On their own - Britain's child migrants

Shirley Ronge

Reproduced courtesy Shirley Ronge.

Listen to an interview with former child migrant Shirley Ronge.

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Shirley arrived in Sydney in 1950, aged 10, with Barnardo’s. She reflects on the reasons for sending children there and talks about her work with Barnardo’s Australia.

Transcript

I did feel angry when I found out that my mum really didn’t want me to come and she wasn’t counselled about it but in those days they weren’t. And in those days they wanted to get as many, well you could say Anglican white children over here as they possibly could and they got the best possible stock that they could. And as a politician friend of mine says in England, they did all of that and look what they’re left with now. I mean that’s really...

And the best British stock did come here and you had to have a certain health standard, you had to have a certain IQ and then the boys were sent on farms and the girls were sent to domestic work and that was appalling. What’s kids with this terrific IQ doing housework, domestics, these days we could have been anything.

So somebody in England, a Barnardo person contacted them here and said what’s she doing doing domestic work with the high IQ and everything and so I was gotten out of it. But you see all the la de da’s, they all wanted a little Barnardo girl to come and work for them and that wasn’t really very good. And the boys all had to go on farms.

I’ve met boys who’ve been at Bindoon and I’ve met them from all over and I just get so angry I could you know, oh, you think of little boys with no shoes on carrying bricks and rocks and oh. And I’ve met these people and they’re never going to get rid of their anger, it’s just so terrible, terrible, terrible. What a breach of faith that was just... I don’t want to talk about it.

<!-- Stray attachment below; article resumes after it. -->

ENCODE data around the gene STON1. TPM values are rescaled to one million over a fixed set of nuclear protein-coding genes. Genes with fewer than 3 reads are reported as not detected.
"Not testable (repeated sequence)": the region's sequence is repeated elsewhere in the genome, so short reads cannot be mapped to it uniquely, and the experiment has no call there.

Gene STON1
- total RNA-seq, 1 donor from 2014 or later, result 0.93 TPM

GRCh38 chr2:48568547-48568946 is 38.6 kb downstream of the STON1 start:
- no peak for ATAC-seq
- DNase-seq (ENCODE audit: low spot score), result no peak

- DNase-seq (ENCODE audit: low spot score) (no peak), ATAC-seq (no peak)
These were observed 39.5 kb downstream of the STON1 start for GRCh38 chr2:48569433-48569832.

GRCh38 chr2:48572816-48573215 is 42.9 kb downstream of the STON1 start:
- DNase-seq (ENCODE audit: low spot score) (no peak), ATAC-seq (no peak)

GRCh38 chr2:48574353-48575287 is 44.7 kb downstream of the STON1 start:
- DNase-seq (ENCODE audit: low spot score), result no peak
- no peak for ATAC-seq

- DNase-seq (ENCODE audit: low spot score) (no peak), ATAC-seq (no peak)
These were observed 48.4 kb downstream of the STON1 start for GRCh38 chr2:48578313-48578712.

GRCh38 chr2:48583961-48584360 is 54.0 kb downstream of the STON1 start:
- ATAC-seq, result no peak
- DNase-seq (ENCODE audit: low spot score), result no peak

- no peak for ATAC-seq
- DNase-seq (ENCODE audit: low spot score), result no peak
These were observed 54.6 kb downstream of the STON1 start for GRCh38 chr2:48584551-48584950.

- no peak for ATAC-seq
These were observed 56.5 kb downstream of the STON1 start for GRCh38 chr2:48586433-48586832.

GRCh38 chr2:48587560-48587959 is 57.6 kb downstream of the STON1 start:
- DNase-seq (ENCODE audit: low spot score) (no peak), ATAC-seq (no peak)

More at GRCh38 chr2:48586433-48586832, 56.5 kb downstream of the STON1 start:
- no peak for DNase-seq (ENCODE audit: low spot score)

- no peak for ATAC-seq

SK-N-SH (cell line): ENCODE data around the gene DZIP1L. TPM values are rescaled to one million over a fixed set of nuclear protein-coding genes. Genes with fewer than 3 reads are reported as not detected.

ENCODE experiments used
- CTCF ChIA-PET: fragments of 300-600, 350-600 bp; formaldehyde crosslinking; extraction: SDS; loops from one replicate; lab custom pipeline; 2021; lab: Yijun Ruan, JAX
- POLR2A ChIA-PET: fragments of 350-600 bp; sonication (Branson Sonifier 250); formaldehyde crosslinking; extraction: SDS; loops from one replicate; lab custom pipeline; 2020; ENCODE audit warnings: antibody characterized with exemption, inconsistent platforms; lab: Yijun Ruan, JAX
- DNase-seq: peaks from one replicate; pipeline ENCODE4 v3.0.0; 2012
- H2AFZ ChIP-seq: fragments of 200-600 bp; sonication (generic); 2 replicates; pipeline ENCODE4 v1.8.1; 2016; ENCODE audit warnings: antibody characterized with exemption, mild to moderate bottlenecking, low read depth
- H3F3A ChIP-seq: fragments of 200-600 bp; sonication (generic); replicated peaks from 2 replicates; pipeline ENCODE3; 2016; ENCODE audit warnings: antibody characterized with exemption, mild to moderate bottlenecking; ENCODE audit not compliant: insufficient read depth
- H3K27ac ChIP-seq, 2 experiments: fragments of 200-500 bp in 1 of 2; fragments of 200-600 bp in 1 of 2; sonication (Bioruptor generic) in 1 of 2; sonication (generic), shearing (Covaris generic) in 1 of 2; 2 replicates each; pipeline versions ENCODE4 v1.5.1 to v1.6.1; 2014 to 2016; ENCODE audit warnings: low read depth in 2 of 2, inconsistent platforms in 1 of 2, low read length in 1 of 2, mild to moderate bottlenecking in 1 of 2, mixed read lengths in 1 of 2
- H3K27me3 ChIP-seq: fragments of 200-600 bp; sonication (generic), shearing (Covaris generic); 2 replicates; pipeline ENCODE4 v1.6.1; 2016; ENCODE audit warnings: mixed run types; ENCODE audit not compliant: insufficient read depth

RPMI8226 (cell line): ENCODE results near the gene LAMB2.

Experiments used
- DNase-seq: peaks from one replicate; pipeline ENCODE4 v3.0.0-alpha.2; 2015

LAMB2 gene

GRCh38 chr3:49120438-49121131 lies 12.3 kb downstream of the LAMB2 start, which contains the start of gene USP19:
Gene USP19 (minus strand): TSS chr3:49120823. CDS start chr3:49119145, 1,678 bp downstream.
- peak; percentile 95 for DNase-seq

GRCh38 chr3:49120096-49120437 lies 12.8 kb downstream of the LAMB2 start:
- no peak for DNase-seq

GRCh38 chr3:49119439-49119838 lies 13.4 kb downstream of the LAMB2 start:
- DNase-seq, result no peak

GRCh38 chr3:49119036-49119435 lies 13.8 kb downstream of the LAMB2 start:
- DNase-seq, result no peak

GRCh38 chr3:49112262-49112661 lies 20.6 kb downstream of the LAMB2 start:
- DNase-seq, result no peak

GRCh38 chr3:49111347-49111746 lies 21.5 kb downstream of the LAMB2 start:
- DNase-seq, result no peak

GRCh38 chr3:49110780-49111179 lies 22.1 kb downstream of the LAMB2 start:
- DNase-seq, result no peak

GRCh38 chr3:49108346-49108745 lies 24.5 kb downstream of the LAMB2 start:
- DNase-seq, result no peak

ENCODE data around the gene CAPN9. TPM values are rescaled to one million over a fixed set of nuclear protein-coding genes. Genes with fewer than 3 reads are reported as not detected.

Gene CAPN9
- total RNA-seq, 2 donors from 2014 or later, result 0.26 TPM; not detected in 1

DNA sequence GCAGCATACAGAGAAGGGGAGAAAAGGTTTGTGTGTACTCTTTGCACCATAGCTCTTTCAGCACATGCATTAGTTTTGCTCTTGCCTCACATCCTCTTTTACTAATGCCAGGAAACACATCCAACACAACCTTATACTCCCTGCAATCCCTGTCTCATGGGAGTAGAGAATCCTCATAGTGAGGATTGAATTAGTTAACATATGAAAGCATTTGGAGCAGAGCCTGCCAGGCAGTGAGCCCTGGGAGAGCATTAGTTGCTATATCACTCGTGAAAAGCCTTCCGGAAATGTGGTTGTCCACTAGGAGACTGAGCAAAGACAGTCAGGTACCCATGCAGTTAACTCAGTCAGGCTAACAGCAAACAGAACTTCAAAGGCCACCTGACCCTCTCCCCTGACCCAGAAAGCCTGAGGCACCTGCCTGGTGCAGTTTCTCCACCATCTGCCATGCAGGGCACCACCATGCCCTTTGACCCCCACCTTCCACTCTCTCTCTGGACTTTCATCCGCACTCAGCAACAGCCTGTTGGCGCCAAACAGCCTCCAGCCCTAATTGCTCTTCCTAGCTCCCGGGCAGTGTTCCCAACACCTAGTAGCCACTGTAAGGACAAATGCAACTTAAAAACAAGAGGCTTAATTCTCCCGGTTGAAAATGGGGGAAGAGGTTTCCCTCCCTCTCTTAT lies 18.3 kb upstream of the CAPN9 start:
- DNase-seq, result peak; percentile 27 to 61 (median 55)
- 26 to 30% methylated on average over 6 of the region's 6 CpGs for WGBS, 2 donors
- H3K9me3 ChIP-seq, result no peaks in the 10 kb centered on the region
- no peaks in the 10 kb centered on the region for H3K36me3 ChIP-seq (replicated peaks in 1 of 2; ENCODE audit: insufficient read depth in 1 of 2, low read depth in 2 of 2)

Thankfully a lot of the boys got off the farms and have really done some really tremendous things.

If I think about it there’s anger there about my mum and certainly that person, that husband of hers. But with hindsight I wish I’d stayed there and I’m so damned lucky I wasn’t adopted, I was so grateful for that because I might have lost my identity. I might never have found all these people that look like me, people out there that have got brothers and sisters and parents, you’d all take it for granted that you looked like people and some of the kids had siblings. We were envious of that but when you go back and meet them and I caught my own uncle looking in the mirror, see that he’s got this frown line above his nose like I’ve got, I’ve seen people and my brother doing the same thing, looking in the mirror, ‘what are you doing?’ ‘Ah seeing how much alike we are’.

I’ve worked for them for eight and a half years and I run the reunions. I don’t feel that I’ve got to give them something back, I just like them and its just like sort of I’ve been with them since 1941 and we all have this terrific rapport with each other that I can go into state and ring somebody up and say ‘oh I just rang for a chat’ and they’ll say ‘oh you’re not going back without coming to see me are you?’ just because... and even if I haven’t met them, when I was working, they used to come into reception but still they ring me up and we have the reunions and that. Yeah and they tell me stuff because I’m a little old lady and I understand and I’ve been there and done that.

And even I think the Management Committee people are quite surprised at some of the things that I’ve done, we wouldn’t do it now. We’d do anything to keep families together. Mind you seeing some of the kids running around today I don’t think the homes were such a bad idea because at least you had somewhere to go at night and you had your friends and there was an invisible fence, you couldn’t do this, that and the other and it wasn’t so bad.

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